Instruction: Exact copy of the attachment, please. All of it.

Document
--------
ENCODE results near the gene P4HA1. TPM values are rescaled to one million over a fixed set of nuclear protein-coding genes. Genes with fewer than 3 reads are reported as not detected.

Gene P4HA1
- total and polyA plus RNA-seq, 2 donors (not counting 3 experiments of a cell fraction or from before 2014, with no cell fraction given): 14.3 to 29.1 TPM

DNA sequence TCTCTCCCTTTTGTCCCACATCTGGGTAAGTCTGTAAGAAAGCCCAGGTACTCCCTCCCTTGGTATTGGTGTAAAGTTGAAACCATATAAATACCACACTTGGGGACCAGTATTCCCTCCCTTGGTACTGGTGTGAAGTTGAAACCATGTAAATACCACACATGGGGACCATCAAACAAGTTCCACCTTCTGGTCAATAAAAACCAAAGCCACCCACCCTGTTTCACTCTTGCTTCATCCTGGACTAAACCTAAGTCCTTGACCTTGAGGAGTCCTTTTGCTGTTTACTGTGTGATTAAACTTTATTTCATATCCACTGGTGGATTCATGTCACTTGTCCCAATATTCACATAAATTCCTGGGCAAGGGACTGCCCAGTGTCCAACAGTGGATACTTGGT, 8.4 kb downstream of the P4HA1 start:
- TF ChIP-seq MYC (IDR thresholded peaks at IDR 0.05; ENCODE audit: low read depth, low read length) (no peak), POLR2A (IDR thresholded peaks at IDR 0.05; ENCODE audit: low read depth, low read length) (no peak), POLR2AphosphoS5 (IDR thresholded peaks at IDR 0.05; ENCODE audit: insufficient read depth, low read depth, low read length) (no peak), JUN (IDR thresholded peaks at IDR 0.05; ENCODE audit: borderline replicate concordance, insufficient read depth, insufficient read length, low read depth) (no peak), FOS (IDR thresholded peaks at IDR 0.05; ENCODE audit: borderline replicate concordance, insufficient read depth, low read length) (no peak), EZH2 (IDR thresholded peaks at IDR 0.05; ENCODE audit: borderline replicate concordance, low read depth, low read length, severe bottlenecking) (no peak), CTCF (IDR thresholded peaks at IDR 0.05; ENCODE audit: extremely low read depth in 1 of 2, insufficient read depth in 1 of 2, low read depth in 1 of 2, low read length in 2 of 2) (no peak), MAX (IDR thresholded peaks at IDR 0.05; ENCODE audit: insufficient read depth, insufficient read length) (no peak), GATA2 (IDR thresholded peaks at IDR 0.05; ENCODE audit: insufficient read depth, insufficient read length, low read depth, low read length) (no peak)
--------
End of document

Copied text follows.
ENCODE results near the gene P4HA1. TPM values are rescaled to one million over a fixed set of nuclear protein-coding genes. Genes with fewer than 3 reads are reported as not detected.

Gene P4HA1
- total and polyA plus RNA-seq, 2 donors (not counting 3 experiments of a cell fraction or from before 2014, with no cell fraction given): 14.3 to 29.1 TPM

DNA sequence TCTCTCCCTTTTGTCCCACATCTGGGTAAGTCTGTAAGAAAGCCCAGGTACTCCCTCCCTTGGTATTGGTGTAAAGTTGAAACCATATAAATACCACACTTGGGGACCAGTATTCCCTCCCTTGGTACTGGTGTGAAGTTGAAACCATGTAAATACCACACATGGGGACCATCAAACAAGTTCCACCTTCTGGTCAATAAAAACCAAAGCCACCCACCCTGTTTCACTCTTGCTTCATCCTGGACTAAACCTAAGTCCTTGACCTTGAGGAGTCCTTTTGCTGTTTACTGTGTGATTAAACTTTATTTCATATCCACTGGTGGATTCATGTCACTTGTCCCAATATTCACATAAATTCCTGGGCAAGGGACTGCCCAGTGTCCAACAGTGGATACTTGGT, 8.4 kb downstream of the P4HA1 start:
- TF ChIP-seq MYC (IDR thresholded peaks at IDR 0.05; ENCODE audit: low read depth, low read length) (no peak), POLR2A (IDR thresholded peaks at IDR 0.05; ENCODE audit: low read depth, low read length) (no peak), POLR2AphosphoS5 (IDR thresholded peaks at IDR 0.05; ENCODE audit: insufficient read depth, low read depth, low read length) (no peak), JUN (IDR thresholded peaks at IDR 0.05; ENCODE audit: borderline replicate concordance, insufficient read depth, insufficient read length, low read depth) (no peak), FOS (IDR thresholded peaks at IDR 0.05; ENCODE audit: borderline replicate concordance, insufficient read depth, low read length) (no peak), EZH2 (IDR thresholded peaks at IDR 0.05; ENCODE audit: borderline replicate concordance, low read depth, low read length, severe bottlenecking) (no peak), CTCF (IDR thresholded peaks at IDR 0.05; ENCODE audit: extremely low read depth in 1 of 2, insufficient read depth in 1 of 2, low read depth in 1 of 2, low read length in 2 of 2) (no peak), MAX (IDR thresholded peaks at IDR 0.05; ENCODE audit: insufficient read depth, insufficient read length) (no peak), GATA2 (IDR thresholded peaks at IDR 0.05; ENCODE audit: insufficient read depth, insufficient read length, low read depth, low read length) (no peak)